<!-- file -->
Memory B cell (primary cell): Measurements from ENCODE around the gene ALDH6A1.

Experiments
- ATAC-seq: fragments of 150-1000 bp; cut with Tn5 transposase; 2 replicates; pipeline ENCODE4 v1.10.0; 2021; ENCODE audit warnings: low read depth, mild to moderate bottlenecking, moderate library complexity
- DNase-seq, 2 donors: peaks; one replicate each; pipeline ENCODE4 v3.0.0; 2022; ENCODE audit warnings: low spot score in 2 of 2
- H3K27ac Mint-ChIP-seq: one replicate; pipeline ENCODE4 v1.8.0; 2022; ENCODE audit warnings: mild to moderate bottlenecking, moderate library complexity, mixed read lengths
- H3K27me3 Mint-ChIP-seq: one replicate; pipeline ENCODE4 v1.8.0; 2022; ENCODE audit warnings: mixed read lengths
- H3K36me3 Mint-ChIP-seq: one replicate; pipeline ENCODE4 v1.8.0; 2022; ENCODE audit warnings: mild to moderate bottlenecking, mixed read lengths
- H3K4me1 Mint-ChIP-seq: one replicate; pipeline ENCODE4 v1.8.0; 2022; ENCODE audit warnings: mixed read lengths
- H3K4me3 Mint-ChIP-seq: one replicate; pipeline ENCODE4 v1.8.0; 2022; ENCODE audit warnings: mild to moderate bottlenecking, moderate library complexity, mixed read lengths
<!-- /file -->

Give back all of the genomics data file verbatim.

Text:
Memory B cell (primary cell): Measurements from ENCODE around the gene ALDH6A1.

Experiments
- ATAC-seq: fragments of 150-1000 bp; cut with Tn5 transposase; 2 replicates; pipeline ENCODE4 v1.10.0; 2021; ENCODE audit warnings: low read depth, mild to moderate bottlenecking, moderate library complexity
- DNase-seq, 2 donors: peaks; one replicate each; pipeline ENCODE4 v3.0.0; 2022; ENCODE audit warnings: low spot score in 2 of 2
- H3K27ac Mint-ChIP-seq: one replicate; pipeline ENCODE4 v1.8.0; 2022; ENCODE audit warnings: mild to moderate bottlenecking, moderate library complexity, mixed read lengths
- H3K27me3 Mint-ChIP-seq: one replicate; pipeline ENCODE4 v1.8.0; 2022; ENCODE audit warnings: mixed read lengths
- H3K36me3 Mint-ChIP-seq: one replicate; pipeline ENCODE4 v1.8.0; 2022; ENCODE audit warnings: mild to moderate bottlenecking, mixed read lengths
- H3K4me1 Mint-ChIP-seq: one replicate; pipeline ENCODE4 v1.8.0; 2022; ENCODE audit warnings: mixed read lengths
- H3K4me3 Mint-ChIP-seq: one replicate; pipeline ENCODE4 v1.8.0; 2022; ENCODE audit warnings: mild to moderate bottlenecking, moderate library complexity, mixed read lengths